A big blow for Facebook today after Europe’s top court delivered a verdict in a long-running legal challenge that opens the door for plaintiff and privacy campaigner, Max Schrems, to sue Facebook in his home city of Vienna.
The company had sought to argue that Schrems’ does not have consumers rights on account of his privacy campaigning activities. But in its judgement today the CJEU rejects that argument, saying Schrems’ campaigning activities do not cancel out his status as a consumer with a private Facebook account.
“After throwing dirt at me for three years and circulating that I would try to make a profit from my political activities, it’s maybe the time now for Facebook to apologize,” said Schrems in a statement on the judgement.
Facebook has previously tried to argue that Austrian courts do not have international jurisdiction over its business, which has its European HQ in Ireland. But in 2015 a local appeals court ruled Schrems can file personal claims in his local court in Vienna.
The company’s tactics have stalled the substance of the lawsuit from being heard for more than three years.
Now, with the CJEU ruling, Schrems can bring a model case against Facebook on his home turf — challenging the company over a suite of awkward privacy issues.
Such as US government surveillance program access to Facebook user data; how the company pervasively tracks its users around the rest of the web; and the complexity and opacity of its privacy policies — and whether Facebook is therefore obtaining legal consent from users to process their personal data.
Truly this will be a * get popcorn * lawsuit.
“There’s a lot of stuff that Facebook will have to deal with,” said a jubilant Schrems in a video response to the judgement posted to Twitter.
Facebook does have one reason to be cheerful, though.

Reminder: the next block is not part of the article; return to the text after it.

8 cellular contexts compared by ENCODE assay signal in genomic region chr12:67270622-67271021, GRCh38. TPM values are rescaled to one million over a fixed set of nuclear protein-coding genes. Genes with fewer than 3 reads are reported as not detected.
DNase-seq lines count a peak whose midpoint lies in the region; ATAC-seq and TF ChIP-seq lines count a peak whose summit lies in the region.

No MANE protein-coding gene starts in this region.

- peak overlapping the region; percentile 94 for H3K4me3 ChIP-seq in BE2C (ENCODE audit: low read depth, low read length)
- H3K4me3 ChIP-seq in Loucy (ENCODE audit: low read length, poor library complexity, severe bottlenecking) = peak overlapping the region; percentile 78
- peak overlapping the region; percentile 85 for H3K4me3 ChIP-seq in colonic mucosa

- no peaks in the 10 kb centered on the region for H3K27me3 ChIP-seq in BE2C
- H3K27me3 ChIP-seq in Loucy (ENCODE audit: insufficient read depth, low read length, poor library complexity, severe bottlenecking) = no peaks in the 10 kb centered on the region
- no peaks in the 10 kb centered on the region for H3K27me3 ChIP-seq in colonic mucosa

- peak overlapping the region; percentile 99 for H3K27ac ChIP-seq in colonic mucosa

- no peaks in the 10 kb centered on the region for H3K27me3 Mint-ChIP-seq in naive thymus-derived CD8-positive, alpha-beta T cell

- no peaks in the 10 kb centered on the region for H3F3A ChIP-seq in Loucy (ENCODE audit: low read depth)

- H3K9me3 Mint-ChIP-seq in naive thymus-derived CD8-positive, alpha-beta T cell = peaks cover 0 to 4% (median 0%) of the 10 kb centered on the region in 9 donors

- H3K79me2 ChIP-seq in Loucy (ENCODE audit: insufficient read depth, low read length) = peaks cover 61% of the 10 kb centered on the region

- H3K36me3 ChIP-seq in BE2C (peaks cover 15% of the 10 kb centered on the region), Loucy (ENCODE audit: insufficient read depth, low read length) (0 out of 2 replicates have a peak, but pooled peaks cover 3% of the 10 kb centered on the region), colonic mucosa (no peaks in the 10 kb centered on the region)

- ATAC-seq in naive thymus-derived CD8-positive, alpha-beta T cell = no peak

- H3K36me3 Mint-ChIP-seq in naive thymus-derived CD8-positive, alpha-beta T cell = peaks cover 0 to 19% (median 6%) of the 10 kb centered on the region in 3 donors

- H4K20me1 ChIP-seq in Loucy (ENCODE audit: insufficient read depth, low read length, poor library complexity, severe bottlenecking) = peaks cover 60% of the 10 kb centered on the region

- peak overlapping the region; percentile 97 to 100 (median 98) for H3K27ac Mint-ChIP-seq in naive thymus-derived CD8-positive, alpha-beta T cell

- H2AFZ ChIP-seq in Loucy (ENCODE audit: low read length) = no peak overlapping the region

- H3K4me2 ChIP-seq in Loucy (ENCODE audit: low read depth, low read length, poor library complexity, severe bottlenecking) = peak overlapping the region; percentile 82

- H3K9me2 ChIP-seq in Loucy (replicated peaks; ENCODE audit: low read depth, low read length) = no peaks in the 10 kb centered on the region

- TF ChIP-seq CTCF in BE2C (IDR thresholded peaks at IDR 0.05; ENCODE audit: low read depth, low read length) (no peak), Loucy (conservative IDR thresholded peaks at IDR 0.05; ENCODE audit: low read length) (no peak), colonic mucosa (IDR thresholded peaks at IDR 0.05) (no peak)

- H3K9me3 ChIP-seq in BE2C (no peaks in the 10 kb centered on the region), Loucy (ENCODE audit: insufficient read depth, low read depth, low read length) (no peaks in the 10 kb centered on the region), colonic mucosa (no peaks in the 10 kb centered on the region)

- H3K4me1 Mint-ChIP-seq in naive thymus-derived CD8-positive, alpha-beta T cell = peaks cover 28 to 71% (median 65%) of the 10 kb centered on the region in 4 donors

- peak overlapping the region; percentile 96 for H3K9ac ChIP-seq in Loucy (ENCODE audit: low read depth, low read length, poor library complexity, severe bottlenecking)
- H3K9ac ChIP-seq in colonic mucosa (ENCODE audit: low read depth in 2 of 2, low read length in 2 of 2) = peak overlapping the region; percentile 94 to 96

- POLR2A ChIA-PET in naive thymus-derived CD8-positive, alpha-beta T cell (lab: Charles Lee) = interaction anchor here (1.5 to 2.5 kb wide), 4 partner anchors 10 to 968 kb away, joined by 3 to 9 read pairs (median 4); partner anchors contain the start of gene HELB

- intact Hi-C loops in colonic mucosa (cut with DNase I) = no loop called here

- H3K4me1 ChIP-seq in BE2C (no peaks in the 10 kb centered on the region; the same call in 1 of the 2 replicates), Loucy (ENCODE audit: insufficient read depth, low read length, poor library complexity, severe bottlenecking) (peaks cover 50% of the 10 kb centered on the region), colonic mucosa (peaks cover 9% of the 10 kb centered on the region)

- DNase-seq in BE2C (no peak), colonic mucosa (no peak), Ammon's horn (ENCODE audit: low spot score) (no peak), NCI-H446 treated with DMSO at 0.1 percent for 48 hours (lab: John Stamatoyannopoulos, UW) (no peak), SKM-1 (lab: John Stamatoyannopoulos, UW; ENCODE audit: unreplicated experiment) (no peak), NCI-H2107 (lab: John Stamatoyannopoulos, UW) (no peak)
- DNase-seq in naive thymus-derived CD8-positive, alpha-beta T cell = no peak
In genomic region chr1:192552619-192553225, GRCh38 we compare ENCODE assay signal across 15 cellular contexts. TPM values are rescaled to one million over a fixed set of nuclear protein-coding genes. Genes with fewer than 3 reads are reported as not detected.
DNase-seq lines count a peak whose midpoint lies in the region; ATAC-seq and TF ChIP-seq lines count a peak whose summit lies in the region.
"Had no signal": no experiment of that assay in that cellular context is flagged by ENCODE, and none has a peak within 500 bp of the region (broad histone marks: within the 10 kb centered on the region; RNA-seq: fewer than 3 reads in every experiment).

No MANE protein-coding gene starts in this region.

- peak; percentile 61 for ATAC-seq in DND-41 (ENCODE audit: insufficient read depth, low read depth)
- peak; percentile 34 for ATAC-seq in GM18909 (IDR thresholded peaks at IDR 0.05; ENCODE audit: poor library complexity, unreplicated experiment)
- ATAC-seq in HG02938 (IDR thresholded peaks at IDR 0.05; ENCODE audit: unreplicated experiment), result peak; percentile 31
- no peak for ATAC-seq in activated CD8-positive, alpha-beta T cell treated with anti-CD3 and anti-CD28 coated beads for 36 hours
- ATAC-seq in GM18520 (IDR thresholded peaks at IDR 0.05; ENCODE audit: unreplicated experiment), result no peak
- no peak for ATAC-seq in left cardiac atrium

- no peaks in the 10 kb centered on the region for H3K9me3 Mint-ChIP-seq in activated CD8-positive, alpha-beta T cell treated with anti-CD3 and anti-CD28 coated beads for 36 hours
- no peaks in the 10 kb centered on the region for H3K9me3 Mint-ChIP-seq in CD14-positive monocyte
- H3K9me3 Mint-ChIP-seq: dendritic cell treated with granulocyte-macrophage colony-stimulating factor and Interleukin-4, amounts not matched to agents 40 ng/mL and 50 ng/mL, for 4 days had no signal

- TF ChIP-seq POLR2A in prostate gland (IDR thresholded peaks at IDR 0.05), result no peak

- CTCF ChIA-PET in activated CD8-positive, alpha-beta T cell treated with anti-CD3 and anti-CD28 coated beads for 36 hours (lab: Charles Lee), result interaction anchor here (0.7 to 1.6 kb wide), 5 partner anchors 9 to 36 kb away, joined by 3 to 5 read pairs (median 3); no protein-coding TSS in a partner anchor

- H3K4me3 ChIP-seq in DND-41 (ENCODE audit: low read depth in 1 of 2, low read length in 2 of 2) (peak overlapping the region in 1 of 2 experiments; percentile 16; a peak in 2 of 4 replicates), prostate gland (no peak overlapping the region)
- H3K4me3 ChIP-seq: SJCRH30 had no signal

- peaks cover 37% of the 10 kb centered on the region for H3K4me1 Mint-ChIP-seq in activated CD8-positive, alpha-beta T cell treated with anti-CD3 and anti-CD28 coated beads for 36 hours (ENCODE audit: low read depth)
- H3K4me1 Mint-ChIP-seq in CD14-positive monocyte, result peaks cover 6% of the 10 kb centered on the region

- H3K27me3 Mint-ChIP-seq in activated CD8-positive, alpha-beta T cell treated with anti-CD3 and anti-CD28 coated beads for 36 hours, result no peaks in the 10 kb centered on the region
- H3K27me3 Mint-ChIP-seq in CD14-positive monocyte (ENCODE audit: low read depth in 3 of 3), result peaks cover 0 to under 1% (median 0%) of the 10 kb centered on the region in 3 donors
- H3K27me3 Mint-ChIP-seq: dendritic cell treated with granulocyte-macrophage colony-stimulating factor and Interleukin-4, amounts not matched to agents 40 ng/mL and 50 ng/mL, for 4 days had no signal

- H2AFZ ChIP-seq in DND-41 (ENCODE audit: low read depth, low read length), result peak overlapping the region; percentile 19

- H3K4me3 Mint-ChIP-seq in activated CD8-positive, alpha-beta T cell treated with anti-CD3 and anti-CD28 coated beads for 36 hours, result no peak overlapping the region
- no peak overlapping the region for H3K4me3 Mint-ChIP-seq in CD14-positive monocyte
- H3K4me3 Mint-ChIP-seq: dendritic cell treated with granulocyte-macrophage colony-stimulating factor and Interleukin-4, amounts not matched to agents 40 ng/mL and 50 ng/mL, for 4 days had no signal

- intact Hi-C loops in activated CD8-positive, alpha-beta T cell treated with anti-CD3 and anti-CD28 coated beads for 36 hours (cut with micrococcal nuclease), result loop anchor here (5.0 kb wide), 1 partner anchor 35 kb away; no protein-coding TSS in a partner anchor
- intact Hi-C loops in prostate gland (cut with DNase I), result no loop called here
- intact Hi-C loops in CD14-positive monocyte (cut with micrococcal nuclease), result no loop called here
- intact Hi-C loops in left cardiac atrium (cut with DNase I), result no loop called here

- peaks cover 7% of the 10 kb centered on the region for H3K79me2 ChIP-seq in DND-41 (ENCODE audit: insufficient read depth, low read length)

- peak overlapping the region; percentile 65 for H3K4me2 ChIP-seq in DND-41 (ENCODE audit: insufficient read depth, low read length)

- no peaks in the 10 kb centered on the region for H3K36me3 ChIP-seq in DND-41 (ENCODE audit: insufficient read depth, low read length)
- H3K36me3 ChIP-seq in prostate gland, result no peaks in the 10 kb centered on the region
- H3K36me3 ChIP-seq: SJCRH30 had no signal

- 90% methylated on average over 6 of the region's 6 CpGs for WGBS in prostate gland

Being as, back in 2014 when Schrems filed the original suit, he had tried to structure it as a privacy class action — gathering thousands of other Facebook users to join the cause and assign their claims to him. (As an attempt to workaround Austria’s lack of class action law for consumers.)
However today’s CJEU ruling closes off that possibility — with the judges concluding:
Article 16(1) of Regulation No 44/2001 must be interpreted as meaning that it does not apply to the proceedings brought by a consumer for the purpose of asserting, in the courts of the place where he is domiciled, not only his own claims, but also claims assigned by other consumers domiciled in the same Member State, in other Member States or in non-member countries.
In its response statement to the ruling, Facebook’s spokesperson only flagged up the court’s second opinion, writing: “Today’s decision by the European Court of Justice supports the previous decisions of two courts that Mr. Schrems’s claims cannot proceed in Austrian courts as ‘class action’ on behalf of other consumers. We were pleased to have been able to present our case to the European Court of Justice and now look forward to resolving this matter.”
Under the EU’s incoming data protection framework GDPR, which will apply from May 25, there is a provision for consumer organizations to pursue collective redress on behalf of individual consumers.
And Schrems is currently crowdfunding to get an not-for-profit off the ground for exactly that purpose — saying the aim of the organization will include bringing “privacy class actions” under a different legal regime (i.e. Article 80 of the GDPR).
So he’s clearly not going to abandon his fight for consumer class actions in the EU.
Though he also calls out the CJEU’s judgement as problematic, saying it implies a consumer only has rights against a company if they themselves entered into the original contract — so, for example, someone buying a secondhand Volkswagen wouldn’t have consumer rights against the company.
“Unfortunately the CJEU has massively limited consumer rights in this case and missed a golden opportunity to finally allow collective redress in Europe,” he said in a statement on that. “This will hit consumers in many cases where they have not signed the original contract with a company.”
“We now have the absurd situation that 71 companies that were harmed by a cartel could bring their claims jointly, only consumers cannot join forces. Equally you can sue ‘into’ a country that has a class action but not ‘out’ of such a country. As the Advocate General has already said in its option: There is now an urgent need to get a European solution for collective redress,“ he added.